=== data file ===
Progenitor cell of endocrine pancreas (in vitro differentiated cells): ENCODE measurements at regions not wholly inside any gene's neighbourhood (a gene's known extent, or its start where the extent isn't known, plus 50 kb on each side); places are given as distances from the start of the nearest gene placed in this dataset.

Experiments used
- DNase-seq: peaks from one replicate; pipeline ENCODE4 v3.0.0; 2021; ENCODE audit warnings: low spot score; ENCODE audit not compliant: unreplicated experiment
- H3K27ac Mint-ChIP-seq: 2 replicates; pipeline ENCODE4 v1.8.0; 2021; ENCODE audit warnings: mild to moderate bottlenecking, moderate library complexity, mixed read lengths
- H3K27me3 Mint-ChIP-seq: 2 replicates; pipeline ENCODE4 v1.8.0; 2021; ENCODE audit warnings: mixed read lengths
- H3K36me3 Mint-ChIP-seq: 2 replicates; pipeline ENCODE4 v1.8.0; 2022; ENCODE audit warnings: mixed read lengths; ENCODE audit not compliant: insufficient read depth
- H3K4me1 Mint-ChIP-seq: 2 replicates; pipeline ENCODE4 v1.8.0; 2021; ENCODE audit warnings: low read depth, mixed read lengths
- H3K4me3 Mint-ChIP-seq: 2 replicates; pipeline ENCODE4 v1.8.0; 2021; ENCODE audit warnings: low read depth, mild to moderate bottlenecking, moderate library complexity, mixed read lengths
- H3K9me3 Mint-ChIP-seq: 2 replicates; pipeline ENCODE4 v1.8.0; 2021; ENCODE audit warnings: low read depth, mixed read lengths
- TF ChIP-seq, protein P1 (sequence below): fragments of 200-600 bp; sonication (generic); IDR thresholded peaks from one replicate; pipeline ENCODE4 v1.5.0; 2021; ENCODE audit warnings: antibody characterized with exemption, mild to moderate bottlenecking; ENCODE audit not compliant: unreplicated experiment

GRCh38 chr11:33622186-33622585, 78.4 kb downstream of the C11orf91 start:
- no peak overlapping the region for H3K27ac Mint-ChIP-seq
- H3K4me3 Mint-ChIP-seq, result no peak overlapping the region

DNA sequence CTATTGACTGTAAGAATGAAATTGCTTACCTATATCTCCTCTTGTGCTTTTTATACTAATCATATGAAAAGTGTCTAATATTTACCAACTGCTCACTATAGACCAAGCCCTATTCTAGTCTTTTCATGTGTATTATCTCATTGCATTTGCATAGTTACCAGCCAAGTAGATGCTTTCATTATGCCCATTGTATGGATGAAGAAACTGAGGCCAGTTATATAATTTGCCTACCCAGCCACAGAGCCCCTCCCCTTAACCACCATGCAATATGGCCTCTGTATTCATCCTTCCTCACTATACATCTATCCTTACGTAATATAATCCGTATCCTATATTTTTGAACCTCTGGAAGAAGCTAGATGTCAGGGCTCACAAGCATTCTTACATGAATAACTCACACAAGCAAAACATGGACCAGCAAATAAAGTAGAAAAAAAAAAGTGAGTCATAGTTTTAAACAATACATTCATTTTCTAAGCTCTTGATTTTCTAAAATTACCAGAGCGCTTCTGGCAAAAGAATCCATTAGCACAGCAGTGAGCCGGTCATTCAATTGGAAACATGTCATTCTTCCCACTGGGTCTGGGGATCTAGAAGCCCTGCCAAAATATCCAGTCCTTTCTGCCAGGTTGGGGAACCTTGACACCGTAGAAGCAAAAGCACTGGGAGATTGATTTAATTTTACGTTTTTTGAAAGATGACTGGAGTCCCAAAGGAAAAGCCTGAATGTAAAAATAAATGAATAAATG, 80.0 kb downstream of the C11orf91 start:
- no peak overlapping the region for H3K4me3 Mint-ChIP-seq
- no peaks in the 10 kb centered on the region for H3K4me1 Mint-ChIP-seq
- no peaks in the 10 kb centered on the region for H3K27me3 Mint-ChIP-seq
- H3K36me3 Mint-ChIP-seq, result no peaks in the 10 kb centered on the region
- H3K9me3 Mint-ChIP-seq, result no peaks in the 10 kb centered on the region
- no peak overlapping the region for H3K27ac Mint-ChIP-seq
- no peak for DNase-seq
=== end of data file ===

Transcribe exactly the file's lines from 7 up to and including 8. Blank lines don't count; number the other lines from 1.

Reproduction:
- H3K4me1 Mint-ChIP-seq: 2 replicates; pipeline ENCODE4 v1.8.0; 2021; ENCODE audit warnings: low read depth, mixed read lengths
- H3K4me3 Mint-ChIP-seq: 2 replicates; pipeline ENCODE4 v1.8.0; 2021; ENCODE audit warnings: low read depth, mild to moderate bottlenecking, moderate library complexity, mixed read lengths